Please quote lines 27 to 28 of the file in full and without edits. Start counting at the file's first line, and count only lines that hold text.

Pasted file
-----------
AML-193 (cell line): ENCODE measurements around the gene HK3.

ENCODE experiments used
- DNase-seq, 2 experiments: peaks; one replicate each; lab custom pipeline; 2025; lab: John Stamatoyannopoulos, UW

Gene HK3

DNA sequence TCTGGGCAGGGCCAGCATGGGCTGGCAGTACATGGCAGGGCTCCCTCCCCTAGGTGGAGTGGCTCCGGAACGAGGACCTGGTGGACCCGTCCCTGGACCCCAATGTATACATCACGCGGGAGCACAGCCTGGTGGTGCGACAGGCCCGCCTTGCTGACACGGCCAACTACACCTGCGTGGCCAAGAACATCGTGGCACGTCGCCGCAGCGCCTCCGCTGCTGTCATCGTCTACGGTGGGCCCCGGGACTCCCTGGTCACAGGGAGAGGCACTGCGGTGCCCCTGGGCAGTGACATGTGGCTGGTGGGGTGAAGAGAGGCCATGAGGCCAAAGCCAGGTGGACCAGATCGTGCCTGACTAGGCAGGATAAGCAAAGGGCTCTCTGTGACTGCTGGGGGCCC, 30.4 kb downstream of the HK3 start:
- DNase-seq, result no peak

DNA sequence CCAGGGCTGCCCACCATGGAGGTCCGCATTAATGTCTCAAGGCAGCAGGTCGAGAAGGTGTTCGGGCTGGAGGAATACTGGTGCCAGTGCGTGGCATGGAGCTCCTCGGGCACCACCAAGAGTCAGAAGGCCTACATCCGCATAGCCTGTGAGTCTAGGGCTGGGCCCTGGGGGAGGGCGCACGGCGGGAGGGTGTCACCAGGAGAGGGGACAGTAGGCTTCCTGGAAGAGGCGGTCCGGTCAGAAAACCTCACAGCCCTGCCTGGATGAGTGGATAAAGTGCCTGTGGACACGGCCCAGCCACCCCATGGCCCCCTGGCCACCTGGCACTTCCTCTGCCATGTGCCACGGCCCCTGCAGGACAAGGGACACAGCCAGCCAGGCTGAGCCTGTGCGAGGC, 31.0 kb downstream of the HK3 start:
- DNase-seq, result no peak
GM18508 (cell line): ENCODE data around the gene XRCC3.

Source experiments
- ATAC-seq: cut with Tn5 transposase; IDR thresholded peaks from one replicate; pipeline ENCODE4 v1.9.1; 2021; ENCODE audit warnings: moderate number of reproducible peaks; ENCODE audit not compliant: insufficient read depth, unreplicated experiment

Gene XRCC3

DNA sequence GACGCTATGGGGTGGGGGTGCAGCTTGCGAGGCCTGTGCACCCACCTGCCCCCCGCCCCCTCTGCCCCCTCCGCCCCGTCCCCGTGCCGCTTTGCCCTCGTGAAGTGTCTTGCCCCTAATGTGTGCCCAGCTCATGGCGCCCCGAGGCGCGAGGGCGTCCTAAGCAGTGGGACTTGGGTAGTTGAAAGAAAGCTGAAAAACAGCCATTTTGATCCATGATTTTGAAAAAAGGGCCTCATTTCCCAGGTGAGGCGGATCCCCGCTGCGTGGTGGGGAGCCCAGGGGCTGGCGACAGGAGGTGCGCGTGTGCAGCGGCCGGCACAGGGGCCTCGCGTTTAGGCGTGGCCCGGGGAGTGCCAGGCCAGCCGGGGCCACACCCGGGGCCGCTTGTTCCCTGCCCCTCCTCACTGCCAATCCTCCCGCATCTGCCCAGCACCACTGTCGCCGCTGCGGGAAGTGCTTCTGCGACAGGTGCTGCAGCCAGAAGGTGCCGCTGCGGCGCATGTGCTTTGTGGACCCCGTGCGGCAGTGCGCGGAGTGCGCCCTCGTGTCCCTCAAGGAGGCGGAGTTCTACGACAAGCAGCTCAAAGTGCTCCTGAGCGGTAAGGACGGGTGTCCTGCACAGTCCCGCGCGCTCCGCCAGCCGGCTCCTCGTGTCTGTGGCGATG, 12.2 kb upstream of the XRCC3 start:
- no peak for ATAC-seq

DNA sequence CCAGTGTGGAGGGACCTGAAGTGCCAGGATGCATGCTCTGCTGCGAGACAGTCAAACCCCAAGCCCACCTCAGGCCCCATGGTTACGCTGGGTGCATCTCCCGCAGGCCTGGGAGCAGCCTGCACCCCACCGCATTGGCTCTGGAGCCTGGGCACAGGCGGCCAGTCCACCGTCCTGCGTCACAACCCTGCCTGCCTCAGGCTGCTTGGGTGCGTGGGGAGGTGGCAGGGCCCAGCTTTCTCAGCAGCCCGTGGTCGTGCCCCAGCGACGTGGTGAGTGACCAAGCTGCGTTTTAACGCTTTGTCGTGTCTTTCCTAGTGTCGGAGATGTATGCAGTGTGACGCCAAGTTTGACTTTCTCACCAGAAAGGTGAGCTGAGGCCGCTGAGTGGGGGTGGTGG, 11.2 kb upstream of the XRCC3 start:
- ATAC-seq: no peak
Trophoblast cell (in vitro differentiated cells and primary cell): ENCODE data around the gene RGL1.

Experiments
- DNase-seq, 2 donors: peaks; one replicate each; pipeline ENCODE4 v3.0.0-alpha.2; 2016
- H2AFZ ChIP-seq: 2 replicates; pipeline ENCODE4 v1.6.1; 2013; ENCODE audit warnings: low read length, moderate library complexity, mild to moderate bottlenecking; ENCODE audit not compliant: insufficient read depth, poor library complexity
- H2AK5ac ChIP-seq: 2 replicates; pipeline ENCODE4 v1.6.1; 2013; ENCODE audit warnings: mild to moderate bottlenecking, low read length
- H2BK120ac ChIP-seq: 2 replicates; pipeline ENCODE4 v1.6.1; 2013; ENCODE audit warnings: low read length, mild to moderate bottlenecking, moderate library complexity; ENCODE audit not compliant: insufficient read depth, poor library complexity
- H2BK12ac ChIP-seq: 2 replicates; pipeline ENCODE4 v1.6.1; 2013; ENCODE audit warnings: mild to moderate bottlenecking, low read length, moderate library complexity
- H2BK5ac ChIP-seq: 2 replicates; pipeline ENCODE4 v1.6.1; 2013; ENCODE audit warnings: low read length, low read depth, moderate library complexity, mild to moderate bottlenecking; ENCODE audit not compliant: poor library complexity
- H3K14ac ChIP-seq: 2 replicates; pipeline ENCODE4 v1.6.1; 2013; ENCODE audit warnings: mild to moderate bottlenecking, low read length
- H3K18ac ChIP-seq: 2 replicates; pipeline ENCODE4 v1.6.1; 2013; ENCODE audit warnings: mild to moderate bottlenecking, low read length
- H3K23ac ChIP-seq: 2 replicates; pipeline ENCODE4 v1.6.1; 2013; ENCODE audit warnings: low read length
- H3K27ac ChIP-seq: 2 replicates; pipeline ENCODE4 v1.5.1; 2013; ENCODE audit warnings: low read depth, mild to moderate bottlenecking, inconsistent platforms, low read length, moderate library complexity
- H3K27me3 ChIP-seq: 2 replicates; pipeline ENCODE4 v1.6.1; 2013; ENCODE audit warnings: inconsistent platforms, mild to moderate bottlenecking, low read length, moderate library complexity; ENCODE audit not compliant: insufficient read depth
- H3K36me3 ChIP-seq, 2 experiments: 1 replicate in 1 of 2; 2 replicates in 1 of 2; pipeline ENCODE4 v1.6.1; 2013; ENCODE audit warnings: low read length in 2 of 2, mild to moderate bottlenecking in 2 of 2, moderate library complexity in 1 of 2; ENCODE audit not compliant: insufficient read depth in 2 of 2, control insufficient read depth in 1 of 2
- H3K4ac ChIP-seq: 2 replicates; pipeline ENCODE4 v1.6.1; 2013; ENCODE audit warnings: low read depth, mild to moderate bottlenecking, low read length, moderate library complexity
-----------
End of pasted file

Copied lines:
- H3K23ac ChIP-seq: 2 replicates; pipeline ENCODE4 v1.6.1; 2013; ENCODE audit warnings: low read length
- H3K27ac ChIP-seq: 2 replicates; pipeline ENCODE4 v1.5.1; 2013; ENCODE audit warnings: low read depth, mild to moderate bottlenecking, inconsistent platforms, low read length, moderate library complexity